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The U.S. Supreme Court has issued a decision that could dramatically change federal cybersecurity regulations, overturning the long-standing Chevron deference, and thus transferring ultimate regulatory approval to the courts and away from regulatory agencies. The ruling is raising major questions about how this will impact the current cybersecurity regulatory landscape. By transferring ultimate regulatory approval to the courts and away from regulatory agencies, this shift is expected to trigger a wave of lawsuits that could undermine the Biden administration's recent cybersecurity initiatives. 

Overview of the Supreme Court decision 

In Loper Bright Enterprises v. Raimondo, the Court ruled in 6 to 3 vote to overturn the Chevron deference, a legal precedent from a 1984 Supreme Court case that required courts to defer to expert regulatory agencies when interpreting congressional intent. This enables courts, not the regulatory agencies, to have the final say in interpreting congressional laws, potentially impacting a wide range of federal regulations. 

Immediate and long-term implications 

The decision puts into question numerous pending and existing regulations. Front and center will be the recent 2023 Security and Exchange Commission's (SEC) rules, requiring publicly traded companies to file annual updates on their cyber risk mitigation strategies, and report cybersecurity incidents to the SEC within four business days of determining materiality. The new SEC rules are already under fire with multiple groups filing briefs in reaction to the current SEC SolarWinds case, citing that the authority of the regulator has expanded past the original intent of Congress.

In addition, there are several proposals about the protection of critical national infrastructure, which have been central to the Biden administration's cybersecurity efforts, which now may be called into question via court level challenges. The Coast Guard's proposed updates to maritime security regulations, which include minimum cybersecurity standards for US-flagged vessels, and the FCC's planned requirements addressing Border Gateway Protocol security risks, may need to be reassessed. Additionally, existing rules like the North American Electric Reliability Corporation's Critical Infrastructure Protection (CIP) standards and the Nuclear Regulatory Commission's 2009 cybersecurity regulations for nuclear power plants could face renewed legal challenges. Given the almost unilateral consensus that there needs to be more focus on cybersecurity for these sectors, the impact of the Chevron reversal may have more consequences than anticipated.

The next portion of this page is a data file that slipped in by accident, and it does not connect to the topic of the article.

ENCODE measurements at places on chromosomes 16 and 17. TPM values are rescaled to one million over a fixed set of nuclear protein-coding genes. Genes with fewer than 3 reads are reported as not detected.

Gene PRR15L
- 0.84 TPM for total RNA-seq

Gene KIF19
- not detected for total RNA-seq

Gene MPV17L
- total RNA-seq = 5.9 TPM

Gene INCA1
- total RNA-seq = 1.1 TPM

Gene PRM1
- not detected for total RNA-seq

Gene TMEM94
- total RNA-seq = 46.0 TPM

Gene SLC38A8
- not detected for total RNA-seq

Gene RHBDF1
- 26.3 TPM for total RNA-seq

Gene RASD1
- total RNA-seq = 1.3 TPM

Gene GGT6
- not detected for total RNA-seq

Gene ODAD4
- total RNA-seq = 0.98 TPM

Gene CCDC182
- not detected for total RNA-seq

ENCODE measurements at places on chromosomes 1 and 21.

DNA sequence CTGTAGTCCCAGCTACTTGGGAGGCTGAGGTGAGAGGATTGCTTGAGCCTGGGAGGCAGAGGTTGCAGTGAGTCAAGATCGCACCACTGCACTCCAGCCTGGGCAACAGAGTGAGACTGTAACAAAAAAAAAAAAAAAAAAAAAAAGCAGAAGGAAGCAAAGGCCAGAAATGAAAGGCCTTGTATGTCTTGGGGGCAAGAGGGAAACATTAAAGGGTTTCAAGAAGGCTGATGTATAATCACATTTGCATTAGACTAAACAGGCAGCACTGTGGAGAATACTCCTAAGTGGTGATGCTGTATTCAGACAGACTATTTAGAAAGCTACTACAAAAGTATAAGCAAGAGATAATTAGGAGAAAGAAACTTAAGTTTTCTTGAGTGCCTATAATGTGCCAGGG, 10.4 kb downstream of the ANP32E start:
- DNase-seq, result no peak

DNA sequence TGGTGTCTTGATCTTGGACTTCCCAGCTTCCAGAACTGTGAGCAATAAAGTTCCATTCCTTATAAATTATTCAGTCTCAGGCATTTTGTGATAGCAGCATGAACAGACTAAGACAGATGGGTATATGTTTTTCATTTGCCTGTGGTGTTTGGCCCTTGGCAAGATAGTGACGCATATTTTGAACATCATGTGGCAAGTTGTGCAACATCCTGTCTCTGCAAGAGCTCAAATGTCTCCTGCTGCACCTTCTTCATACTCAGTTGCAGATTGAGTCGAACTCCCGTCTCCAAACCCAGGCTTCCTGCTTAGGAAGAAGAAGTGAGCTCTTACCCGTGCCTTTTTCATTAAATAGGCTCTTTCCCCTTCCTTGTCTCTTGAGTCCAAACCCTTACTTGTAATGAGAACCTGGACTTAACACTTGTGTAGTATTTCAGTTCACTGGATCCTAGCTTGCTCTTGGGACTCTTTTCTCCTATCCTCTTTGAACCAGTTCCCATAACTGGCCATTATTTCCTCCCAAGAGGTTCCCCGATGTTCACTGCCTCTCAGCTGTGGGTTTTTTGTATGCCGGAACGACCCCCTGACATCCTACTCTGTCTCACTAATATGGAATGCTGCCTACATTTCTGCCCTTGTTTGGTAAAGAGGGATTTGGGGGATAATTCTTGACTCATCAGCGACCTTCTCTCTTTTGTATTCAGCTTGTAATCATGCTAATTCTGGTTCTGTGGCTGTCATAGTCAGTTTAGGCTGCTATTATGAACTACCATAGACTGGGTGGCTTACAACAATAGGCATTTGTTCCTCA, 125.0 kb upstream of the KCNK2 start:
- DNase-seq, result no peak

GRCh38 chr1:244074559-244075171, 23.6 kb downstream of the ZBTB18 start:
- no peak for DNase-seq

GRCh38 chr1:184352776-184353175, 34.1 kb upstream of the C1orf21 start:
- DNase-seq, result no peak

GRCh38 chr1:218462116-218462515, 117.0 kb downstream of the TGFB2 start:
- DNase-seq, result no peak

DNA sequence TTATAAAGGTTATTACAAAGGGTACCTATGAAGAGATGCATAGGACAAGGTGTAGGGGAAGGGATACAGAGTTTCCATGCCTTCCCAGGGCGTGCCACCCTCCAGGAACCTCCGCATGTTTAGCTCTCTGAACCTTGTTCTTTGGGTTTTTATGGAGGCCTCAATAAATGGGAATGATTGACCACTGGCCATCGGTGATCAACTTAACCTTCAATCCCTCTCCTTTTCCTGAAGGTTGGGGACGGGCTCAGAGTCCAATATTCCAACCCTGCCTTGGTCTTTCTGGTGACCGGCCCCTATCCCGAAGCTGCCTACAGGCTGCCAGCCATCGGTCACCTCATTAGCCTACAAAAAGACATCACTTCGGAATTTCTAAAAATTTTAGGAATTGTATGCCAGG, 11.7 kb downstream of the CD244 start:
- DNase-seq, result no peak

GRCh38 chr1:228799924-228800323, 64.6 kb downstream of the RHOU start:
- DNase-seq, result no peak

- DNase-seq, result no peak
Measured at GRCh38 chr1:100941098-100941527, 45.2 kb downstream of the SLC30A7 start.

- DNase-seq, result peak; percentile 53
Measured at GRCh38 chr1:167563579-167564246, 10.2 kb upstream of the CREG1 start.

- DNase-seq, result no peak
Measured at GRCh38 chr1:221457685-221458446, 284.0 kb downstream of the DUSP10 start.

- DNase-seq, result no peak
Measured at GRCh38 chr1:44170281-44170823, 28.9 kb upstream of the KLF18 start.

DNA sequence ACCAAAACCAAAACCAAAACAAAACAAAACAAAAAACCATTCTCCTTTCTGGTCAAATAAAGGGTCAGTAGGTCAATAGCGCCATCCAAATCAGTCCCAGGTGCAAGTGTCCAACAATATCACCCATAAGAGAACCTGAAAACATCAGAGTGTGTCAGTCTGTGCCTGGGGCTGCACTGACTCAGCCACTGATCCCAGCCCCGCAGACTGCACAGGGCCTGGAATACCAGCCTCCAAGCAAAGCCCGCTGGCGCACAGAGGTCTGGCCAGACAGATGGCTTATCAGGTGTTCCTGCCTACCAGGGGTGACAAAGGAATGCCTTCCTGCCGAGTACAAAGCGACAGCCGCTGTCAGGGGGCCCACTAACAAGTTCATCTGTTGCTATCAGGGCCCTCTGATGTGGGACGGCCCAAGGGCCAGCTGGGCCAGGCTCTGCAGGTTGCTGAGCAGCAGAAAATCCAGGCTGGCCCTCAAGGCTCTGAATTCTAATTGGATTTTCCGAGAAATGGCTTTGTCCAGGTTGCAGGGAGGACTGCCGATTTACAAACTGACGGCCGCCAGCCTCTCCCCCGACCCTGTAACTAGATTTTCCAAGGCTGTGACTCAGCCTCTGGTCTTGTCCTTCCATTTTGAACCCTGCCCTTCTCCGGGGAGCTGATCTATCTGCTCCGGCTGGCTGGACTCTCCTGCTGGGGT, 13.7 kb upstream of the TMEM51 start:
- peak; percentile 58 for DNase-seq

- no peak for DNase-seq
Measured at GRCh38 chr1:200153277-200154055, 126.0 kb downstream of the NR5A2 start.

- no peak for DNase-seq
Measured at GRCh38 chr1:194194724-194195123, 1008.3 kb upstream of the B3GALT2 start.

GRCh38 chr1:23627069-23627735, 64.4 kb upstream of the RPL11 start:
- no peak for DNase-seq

Impact on congress and regulatory agencies 

From a political perspective, the Supreme Court's ruling complicates the role of Congress and regulatory agencies. The long-standing frustration has been that Congress often passes laws that try to address cybersecurity and technology with ambiguous language and lengthy timelines. A reliance has developed on agencies to not only interpret and implement them but also to leverage current frameworks to adjust and adapt as necessary, creating a level of autonomy that often causes frustration. This frustration then comes full circle with calls to curb the Regulatory autonomy that has resulted.

With courts now taking a more active role in interpretation, a new approach to cyber regulation will most likely emerge. In the meantime, the current limbo may lead to more complexity around compliance and the application of current and future regulatory rulemaking.

Preparing for the future 

Chief Information Security Officers (CISOs) and other stakeholders should prepare for a period of regulatory uncertainty. They may need to navigate varying interpretations and applications of cybersecurity requirements across judicial circuits. The Chevron reversal has the potential to increase the legal challenges to both new and existing regulations, as many federal cybersecurity regulations are based on older laws not originally intended to address modern cyber threats. Without Chevron deference, courts may be more likely to modify or overturn these regulations, leading to potential deregulation and inconsistency in regulatory enforcement, which CISOs and Boards will need to try and stay current on.


The Supreme Court's decision in Loper Bright Enterprises v. Raimondo marks a significant shift in regulatory authority, with far-reaching implications for almost all regulatory areas. Stakeholders must remain alert and flexible as the cybersecurity regulatory landscape adjusts to this new legal framework. 

WWT will continue to monitor these changes and provide update. For regulatory briefings contact WWT's Advocacy or the Field CISO Team.